Background: Peripheral arterial disease (PAD) affects between 4% and 12% of people aged 55 to 70 years, and 20% of people over 70 years. A common complaint is intermittent claudication (exercise-induced lower limb pain relieved by rest). These patients have a three- to six-fold increase in cardiovascular mortality. Cilostazol is a drug licensed for the use of improving claudication distance and, if shown to reduce cardiovascular risk, could offer additional clinical benefits. This is an update of the review first published in 2007.
Objectives: To determine the effect of cilostazol on initial and absolute claudication distances, mortality and vascular events in patients with stable intermittent claudication.
Search methods: The Cochrane Vascular Information Specialist searched the Cochrane Vascular Specialised Register, CENTRAL, MEDLINE, Embase, CINAHL, and AMED databases, and the World Health Organization International Clinical Trials Registry Platform and ClinicalTrials.gov trials registries, on 9 November 2020.
Selection criteria: We considered double-blind, randomised controlled trials (RCTs) of cilostazol versus placebo, or versus other drugs used to improve claudication distance in patients with stable intermittent claudication.
Data collection and analysis: Two authors independently assessed trials for selection and independently extracted data. Disagreements were resolved by discussion. We assessed the risk of bias with the Cochrane risk of bias tool. Certainty of the evidence was evaluated using GRADE. For dichotomous outcomes, we used odds ratios (ORs) with corresponding 95% confidence intervals (CIs) and for continuous outcomes we used mean differences (MDs) and 95% CIs. We pooled data using a fixed-effect model, or a random-effects model when heterogeneity was identified. Primary outcomes were initial claudication distance (ICD) and quality of life (QoL). Secondary outcomes were absolute claudication distance (ACD), revascularisation, amputation, adverse events and cardiovascular events.
Main results: We included 16 double-blind, RCTs (3972 participants) comparing cilostazol with placebo, of which five studies also compared cilostazol with pentoxifylline. Treatment duration ranged from six to 26 weeks. All participants had intermittent claudication secondary to PAD. Cilostazol dose ranged from 100 mg to 300 mg; pentoxifylline dose ranged from 800 mg to 1200 mg. The certainty of the evidence was downgraded by one level for all studies because publication bias was strongly suspected. Other reasons for downgrading were imprecision, inconsistency and selective reporting. Cilostazol versus placebo Participants taking cilostazol had a higher ICD compared with those taking placebo (MD 26.49 metres; 95% CI 18.93 to 34.05; 1722 participants; six studies; low-certainty evidence). We reported QoL measures descriptively due to insufficient statistical detail within the studies to combine the results; there was a possible indication in improvement of QoL in the cilostazol treatment groups (low-certainty evidence). Participants taking cilostazol had a higher ACD compared with those taking placebo (39.57 metres; 95% CI 21.80 to 57.33; 2360 participants; eight studies; very-low certainty evidence). The most commonly reported adverse events were headache, diarrhoea, abnormal stools, dizziness, pain and palpitations. Participants taking cilostazol had an increased odds of experiencing headache compared to participants taking placebo (OR 2.83; 95% CI 2.26 to 3.55; 2584 participants; eight studies; moderate-certainty evidence).Very few studies reported on other outcomes so conclusions on revascularisation, amputation, or cardiovascular events could not be made. Cilostazol versus pentoxifylline There was no difference detected between cilostazol and pentoxifylline for improving walking distance, both in terms of ICD (MD 20.0 metres, 95% CI -2.57 to 42.57; 417 participants; one study; low-certainty evidence); and ACD (MD 13.4 metres, 95% CI -43.50 to 70.36; 866 participants; two studies; very low-certainty evidence). One study reported on QoL; the study authors reported no difference in QoL between the treatment groups (very low-certainty evidence). No study reported on revascularisation, amputation or cardiovascular events. Cilostazol participants had an increased odds of experiencing headache compared with participants taking pentoxifylline at 24 weeks (OR 2.20, 95% CI 1.16 to 4.17; 982 participants; two studies; low-certainty evidence).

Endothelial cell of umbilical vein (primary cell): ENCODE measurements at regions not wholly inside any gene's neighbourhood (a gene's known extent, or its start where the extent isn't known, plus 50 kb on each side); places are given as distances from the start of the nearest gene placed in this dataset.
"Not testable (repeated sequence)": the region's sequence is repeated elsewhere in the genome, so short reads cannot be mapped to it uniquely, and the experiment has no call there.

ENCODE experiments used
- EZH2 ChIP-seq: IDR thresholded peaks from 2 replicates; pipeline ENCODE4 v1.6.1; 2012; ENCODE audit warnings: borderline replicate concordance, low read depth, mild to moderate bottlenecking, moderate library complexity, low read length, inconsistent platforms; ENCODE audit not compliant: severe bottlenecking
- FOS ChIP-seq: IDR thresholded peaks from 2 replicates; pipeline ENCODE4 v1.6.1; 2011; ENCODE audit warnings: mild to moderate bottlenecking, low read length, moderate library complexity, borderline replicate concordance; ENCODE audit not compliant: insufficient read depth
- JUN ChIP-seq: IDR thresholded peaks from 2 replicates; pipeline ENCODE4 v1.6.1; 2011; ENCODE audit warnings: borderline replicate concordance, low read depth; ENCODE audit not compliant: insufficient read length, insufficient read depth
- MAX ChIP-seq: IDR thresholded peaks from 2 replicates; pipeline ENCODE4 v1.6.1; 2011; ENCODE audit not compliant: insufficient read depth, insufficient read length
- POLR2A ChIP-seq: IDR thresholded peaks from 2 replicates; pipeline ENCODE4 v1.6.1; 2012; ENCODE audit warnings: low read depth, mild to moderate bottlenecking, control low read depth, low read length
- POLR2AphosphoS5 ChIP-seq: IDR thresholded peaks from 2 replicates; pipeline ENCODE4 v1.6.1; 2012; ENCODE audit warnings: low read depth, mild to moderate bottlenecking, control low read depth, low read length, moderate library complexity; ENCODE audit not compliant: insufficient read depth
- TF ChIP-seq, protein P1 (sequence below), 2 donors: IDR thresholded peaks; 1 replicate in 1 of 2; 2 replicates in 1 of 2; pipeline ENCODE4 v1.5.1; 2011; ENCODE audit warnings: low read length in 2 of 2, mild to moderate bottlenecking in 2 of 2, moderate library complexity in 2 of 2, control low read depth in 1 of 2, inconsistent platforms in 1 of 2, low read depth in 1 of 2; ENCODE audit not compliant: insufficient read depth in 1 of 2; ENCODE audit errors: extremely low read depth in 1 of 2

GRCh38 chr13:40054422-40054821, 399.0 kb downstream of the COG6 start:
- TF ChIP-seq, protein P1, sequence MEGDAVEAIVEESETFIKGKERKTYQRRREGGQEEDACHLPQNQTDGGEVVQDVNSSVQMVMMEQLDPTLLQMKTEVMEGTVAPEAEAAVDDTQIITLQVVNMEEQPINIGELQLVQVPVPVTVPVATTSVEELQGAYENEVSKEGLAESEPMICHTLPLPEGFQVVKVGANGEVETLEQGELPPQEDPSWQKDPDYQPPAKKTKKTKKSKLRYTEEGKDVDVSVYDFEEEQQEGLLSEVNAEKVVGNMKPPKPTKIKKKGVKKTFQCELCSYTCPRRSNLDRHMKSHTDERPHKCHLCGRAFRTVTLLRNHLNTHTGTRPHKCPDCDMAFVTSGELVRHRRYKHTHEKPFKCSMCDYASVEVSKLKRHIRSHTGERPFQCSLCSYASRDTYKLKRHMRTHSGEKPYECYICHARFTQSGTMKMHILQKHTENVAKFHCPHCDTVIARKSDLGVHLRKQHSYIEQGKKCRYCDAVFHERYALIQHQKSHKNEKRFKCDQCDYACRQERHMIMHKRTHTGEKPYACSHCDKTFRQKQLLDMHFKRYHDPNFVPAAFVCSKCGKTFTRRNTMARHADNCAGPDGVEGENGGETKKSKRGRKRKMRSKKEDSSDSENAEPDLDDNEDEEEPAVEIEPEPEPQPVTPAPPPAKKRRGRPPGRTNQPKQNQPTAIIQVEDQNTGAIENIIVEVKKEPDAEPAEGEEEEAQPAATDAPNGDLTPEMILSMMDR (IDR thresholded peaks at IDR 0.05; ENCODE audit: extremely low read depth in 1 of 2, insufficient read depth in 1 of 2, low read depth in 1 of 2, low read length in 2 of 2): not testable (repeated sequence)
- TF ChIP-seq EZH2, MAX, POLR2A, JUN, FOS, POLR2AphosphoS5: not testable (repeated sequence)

Authors' conclusions: Cilostazol has been shown to improve walking distance in people with intermittent claudication. However, participants taking cilostazol had higher odds of experiencing headache. There is insufficient evidence about the effectiveness of cilostazol for serious events such as amputation, revascularisation, and cardiovascular events. Despite the importance of QoL to patients, meta-analysis could not be undertaken because of differences in measures used and reporting. Very limited data indicated no difference between cilostazol and pentoxifylline for improving walking distance and data were too limited for any conclusions on other outcomes.
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